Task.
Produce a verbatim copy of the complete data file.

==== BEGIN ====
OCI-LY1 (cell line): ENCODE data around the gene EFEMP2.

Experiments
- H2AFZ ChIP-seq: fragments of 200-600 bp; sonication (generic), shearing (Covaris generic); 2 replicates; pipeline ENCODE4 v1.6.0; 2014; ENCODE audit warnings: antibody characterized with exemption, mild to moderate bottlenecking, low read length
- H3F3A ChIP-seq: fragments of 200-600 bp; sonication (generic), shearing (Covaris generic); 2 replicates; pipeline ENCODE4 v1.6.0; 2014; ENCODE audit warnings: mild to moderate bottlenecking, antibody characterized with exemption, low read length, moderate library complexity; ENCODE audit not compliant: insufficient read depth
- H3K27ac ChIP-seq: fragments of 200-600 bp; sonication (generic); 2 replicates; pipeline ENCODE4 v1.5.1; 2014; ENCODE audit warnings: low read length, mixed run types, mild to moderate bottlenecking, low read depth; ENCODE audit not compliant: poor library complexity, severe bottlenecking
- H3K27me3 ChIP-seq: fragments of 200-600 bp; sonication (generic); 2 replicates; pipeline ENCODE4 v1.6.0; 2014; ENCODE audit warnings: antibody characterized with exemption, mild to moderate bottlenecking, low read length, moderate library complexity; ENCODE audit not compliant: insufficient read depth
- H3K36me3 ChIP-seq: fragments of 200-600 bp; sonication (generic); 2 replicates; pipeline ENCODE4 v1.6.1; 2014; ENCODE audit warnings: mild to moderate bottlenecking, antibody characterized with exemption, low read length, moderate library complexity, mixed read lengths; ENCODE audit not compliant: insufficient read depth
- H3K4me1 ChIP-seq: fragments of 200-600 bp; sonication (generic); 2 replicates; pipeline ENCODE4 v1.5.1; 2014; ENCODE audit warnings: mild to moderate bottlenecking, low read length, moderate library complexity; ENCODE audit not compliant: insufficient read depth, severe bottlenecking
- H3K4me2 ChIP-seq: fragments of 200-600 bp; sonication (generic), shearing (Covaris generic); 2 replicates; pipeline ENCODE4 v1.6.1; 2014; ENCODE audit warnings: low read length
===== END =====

OCI-LY1 (cell line): ENCODE data around the gene EFEMP2.

Experiments
- H2AFZ ChIP-seq: fragments of 200-600 bp; sonication (generic), shearing (Covaris generic); 2 replicates; pipeline ENCODE4 v1.6.0; 2014; ENCODE audit warnings: antibody characterized with exemption, mild to moderate bottlenecking, low read length
- H3F3A ChIP-seq: fragments of 200-600 bp; sonication (generic), shearing (Covaris generic); 2 replicates; pipeline ENCODE4 v1.6.0; 2014; ENCODE audit warnings: mild to moderate bottlenecking, antibody characterized with exemption, low read length, moderate library complexity; ENCODE audit not compliant: insufficient read depth
- H3K27ac ChIP-seq: fragments of 200-600 bp; sonication (generic); 2 replicates; pipeline ENCODE4 v1.5.1; 2014; ENCODE audit warnings: low read length, mixed run types, mild to moderate bottlenecking, low read depth; ENCODE audit not compliant: poor library complexity, severe bottlenecking
- H3K27me3 ChIP-seq: fragments of 200-600 bp; sonication (generic); 2 replicates; pipeline ENCODE4 v1.6.0; 2014; ENCODE audit warnings: antibody characterized with exemption, mild to moderate bottlenecking, low read length, moderate library complexity; ENCODE audit not compliant: insufficient read depth
- H3K36me3 ChIP-seq: fragments of 200-600 bp; sonication (generic); 2 replicates; pipeline ENCODE4 v1.6.1; 2014; ENCODE audit warnings: mild to moderate bottlenecking, antibody characterized with exemption, low read length, moderate library complexity, mixed read lengths; ENCODE audit not compliant: insufficient read depth
- H3K4me1 ChIP-seq: fragments of 200-600 bp; sonication (generic); 2 replicates; pipeline ENCODE4 v1.5.1; 2014; ENCODE audit warnings: mild to moderate bottlenecking, low read length, moderate library complexity; ENCODE audit not compliant: insufficient read depth, severe bottlenecking
- H3K4me2 ChIP-seq: fragments of 200-600 bp; sonication (generic), shearing (Covaris generic); 2 replicates; pipeline ENCODE4 v1.6.1; 2014; ENCODE audit warnings: low read length